Resources

Patients, families, and nurses need us to be their support.
  • We work to provide our patients and families continuous nursing care in the home good both in quantity and quality.
  • We work to provide our nurses a wage on which and benefits by which they and their families can live.
Patients, families, and nurses need us to be their partner.
  • Patients and families act like more than the recipients of services and nurses act like more than the providers of services.  Together, patients, families, and nurses act like partners.
  • We work to treat continuous nursing care more like a relationship and less like a transaction.
Patients, families, and nurses need us to be their guide.
  • We work to provide our patients, nurses and families organizational rules, made with balance and applied with fairness to all, respecting both the personal lives of patients and their families and the professional lives of nurses and allowing both to exercise discretion within the rules.
Patients, families, and nurses need us to be their teacher.
  • We work to provide our nurses and families education to make better their skills and their care, addressing their roles both as agents of wellness and agents of desegregation.
  • So skilled and so caring, nurses and families aid patients toward the goal of not only family lives, but community lives, where their loved ones have both a spot at home with family and a place in the community with friends.
Patients, families, and nurses need us to be their advocate.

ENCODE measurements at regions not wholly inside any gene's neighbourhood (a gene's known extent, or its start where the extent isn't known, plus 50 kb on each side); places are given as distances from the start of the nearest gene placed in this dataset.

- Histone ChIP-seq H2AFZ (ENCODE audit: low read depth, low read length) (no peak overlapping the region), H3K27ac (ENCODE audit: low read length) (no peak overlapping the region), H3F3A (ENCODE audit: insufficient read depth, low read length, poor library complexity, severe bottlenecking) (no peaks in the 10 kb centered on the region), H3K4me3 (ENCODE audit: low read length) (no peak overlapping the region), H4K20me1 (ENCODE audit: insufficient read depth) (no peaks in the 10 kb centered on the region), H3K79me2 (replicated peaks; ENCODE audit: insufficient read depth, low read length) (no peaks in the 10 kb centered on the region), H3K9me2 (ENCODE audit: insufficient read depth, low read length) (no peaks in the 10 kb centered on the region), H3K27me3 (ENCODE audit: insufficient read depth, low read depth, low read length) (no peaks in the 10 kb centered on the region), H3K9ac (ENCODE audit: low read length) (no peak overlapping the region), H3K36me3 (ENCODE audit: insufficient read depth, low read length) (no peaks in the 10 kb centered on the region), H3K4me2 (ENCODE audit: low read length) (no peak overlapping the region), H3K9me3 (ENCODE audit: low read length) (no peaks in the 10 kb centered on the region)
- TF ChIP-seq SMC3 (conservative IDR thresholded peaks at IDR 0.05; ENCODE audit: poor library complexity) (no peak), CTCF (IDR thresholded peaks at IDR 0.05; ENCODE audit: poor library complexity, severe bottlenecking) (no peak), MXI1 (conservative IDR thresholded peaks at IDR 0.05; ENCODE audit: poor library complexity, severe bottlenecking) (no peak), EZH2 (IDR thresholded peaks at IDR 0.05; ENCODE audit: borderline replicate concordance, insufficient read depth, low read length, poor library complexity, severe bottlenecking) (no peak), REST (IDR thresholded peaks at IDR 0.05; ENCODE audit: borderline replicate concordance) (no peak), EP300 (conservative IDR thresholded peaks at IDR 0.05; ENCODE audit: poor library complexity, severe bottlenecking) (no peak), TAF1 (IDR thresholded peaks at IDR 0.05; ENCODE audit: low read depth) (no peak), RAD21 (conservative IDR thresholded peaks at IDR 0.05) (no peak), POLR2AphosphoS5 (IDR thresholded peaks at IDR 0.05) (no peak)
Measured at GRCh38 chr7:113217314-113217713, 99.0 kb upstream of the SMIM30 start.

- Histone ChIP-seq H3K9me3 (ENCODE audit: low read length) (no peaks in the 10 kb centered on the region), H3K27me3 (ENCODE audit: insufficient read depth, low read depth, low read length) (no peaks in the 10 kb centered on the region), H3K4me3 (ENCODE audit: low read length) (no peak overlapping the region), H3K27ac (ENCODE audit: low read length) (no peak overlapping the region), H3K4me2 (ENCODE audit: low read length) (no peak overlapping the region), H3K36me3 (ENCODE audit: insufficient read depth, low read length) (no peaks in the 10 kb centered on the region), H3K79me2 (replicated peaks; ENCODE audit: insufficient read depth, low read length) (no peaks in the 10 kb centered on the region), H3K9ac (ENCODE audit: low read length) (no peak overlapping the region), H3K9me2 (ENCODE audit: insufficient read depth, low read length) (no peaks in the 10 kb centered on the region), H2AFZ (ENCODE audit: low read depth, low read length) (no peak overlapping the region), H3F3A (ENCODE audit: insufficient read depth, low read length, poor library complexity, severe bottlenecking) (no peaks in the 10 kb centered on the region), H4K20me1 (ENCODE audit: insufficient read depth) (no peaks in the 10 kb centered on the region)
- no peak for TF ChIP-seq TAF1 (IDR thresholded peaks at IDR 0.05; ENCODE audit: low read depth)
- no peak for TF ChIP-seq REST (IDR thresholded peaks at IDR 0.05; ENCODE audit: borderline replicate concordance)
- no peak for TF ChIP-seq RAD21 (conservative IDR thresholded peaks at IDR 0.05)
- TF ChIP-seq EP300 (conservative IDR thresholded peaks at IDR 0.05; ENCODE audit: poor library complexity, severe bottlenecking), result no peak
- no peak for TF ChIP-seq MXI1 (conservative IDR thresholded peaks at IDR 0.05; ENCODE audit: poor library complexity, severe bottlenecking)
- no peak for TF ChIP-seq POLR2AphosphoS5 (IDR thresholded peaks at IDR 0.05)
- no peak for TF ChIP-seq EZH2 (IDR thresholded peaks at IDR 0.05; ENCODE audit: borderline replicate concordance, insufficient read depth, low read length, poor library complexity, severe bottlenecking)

• We work to treat the causes of our patients, families, and nurses as our own and act on behalf of them as if we were acting on our own behalf.
  • Advocacy requires the advocate to identify with the person for whom he or she is advocating.
    • In advocating for patients, we need to know and understand the soft bigotry of both high and low expectations and the accompanying exclusion.
    • In advocating for families, we need to know and understand the superiority complex of expertise and the accompanying loneliness.
    • In advocating for nurses, we need to know and understand the shift in health care from the priority being care to the priority being paperwork and the accompanying vulnerability. 
  • Ever mindful of these harms and the Hippocratic injunction primum non nocere (“First, do no harm.”), we work to advocate well, preventing harm where possible and remediating harm where necessary.
  • Within the limitations of our role as a home health care agency, our advocacy generally is in service to the maintenance of needed approved continuous nursing care in the home for patients and needed rates of payment for that continuous skilled nursing in the home for nurses.

Contact Us

We are happy to listen to and speak with you.

Address

Office of Clinical Affairs

36 West Main Street

Westborough, MA 01581

Phone

Phone

508-475-0493

Fax

508-475-0410

Join Us

Join Us

Work Cited

Lawler, Philip.  The Faithful Departed: The Collapse of Boston’s Catholic Culture.  New York City, New York: Encounter Books, 2008.

Taylor, Stephen J. & Blatt, Steven D.  In Search Of The Promised Land: The Collected Papers Of Burton Blatt.  The District of Columbia: American Association on Mental Retardation, 1999.

© Family Lives 2017 • 36 West Main Street • Westborough, MA 01581
Phone: 508-475-0493 • Fax: 508-475-0410